I read through the first gazillion and found, not at all to my surprise, they’re all VERY similar. Yogurt, peanut butter, fruit (usually bananas), and maybe a dollop of honey. This I could do.
An aside: I’m not sure why I am so much more freaked out and cautious about making food for my dogs than I am about making food for my friends. I feel like I should call the vet to, well, vet whatever it is I’m making. Why is this? Discuss amongst yourselves.
I made the Frozen Puppy Pops™ in about 3 minutes. Then, because I was feeling all kinds of canine creativity coursing through my core, I grabbed a slice of pork tenderloin left over from the previous night’s dinner, chopped it into tiny, Yorkie sized bites and made another batch; this one was savory.
Were these treats successful? Like crack to a junkie, like chardonnay to Kathie Lee & Hoda, like Jello shots to the cast of Jersey Shore. They’re easy, they’re healthy, and as you watch your pup devour them, they’re endlessly entertaining. Dogs eating fro yo – now that’s funny.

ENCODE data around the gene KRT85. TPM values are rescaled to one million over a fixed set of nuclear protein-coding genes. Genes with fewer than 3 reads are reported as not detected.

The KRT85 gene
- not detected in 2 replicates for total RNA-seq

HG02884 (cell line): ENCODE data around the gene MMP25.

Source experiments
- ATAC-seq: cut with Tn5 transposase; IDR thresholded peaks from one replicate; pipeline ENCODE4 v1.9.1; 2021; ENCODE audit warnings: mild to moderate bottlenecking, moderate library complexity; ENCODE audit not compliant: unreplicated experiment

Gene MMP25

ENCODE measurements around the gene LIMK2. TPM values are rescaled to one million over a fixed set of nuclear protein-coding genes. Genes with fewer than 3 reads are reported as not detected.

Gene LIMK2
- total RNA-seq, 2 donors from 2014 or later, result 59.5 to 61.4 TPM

An aside: It appears that dogs get ice cream headaches too.
Just watch their little doggie faces.
Follow the link below for the recipe!
Going Primal can be fun…and delicious. Bacon and eggs for breakfast, lots of salads and fresh veggies. Meat! Fish! Chicken! It really isn’t too much of a sacrifice. Until it is.
Because, really, some meals call for that certain special carb. I’ve learned to substitute spaghetti squash for spaghetti – not exactly a fair trade, but it works in a pinch. But let’s face it.
I miss potatoes.
At least I did until I stumbled across a recipe on Pinterest for Mashed Cauliflower. It wasn’t really a recipe, per se, just an observation that mashed or pureed cauliflower is a pretty decent substitute for mashed potatoes.
Reader, they were right.
I tarted mine up a bit, adding Greek yogurt, sharp cheddar and roasted garlic.